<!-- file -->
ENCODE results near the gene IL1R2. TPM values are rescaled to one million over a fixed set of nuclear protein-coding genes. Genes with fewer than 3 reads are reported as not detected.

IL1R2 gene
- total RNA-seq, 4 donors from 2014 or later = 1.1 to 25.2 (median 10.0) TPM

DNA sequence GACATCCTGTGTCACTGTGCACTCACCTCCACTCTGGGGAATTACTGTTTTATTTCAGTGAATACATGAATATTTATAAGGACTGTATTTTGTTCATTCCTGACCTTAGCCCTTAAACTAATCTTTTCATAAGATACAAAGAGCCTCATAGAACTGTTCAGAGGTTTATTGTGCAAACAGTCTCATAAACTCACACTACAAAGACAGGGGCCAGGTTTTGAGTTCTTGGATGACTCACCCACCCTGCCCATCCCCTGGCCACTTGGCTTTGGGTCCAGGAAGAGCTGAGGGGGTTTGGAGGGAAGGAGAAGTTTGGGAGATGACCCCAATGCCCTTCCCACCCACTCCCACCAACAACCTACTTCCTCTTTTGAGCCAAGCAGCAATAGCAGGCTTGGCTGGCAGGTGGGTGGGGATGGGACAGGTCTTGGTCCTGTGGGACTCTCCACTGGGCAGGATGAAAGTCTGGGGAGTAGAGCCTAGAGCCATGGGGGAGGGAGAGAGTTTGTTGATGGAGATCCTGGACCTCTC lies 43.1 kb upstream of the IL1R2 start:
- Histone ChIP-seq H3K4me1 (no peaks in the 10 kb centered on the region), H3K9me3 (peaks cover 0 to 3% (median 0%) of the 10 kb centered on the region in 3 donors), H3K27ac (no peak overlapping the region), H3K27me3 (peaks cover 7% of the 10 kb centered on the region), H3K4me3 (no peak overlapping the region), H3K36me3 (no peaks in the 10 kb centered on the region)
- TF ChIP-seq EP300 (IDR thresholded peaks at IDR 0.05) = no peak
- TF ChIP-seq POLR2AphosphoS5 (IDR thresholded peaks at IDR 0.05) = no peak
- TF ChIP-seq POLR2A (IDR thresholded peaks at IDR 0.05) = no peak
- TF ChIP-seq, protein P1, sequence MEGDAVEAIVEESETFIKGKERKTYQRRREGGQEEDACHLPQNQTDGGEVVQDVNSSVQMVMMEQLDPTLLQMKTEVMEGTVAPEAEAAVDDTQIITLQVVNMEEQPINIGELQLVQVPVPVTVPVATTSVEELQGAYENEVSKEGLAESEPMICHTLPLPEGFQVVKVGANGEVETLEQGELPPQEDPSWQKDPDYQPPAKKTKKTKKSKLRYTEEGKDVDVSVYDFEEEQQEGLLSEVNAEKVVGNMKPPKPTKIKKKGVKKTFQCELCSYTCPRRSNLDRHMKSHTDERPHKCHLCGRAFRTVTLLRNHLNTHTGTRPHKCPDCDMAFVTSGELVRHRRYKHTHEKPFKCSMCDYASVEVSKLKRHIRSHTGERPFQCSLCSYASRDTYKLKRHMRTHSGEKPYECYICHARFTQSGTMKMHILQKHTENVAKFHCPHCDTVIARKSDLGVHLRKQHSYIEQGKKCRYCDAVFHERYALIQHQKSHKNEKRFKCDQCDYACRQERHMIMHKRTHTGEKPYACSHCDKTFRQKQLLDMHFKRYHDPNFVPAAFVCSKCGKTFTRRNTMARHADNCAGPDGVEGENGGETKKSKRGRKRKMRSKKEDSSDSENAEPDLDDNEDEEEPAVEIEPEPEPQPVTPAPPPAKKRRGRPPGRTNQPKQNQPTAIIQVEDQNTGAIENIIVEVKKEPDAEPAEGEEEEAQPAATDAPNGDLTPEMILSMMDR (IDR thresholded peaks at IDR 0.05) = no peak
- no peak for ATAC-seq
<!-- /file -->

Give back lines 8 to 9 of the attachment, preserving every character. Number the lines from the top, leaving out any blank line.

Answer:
- TF ChIP-seq POLR2A (IDR thresholded peaks at IDR 0.05) = no peak
- TF ChIP-seq, protein P1, sequence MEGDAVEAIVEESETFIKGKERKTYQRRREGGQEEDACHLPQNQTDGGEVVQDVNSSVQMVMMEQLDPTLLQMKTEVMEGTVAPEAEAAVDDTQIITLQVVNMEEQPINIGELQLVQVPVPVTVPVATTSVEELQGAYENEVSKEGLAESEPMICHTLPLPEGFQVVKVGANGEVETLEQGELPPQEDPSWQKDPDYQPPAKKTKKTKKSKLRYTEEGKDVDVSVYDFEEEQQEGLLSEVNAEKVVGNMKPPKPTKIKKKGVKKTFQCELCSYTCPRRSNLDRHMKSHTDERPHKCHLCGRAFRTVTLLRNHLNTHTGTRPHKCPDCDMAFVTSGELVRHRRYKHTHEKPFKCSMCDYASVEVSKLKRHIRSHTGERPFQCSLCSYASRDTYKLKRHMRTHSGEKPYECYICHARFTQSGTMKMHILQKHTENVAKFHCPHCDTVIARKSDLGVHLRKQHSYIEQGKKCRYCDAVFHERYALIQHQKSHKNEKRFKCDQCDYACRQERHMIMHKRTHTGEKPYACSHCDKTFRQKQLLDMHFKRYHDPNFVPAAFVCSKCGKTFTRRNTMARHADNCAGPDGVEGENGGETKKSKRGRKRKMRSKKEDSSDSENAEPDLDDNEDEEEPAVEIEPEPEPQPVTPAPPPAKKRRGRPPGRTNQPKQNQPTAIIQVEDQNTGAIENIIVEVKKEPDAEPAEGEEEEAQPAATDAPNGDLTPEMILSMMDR (IDR thresholded peaks at IDR 0.05) = no peak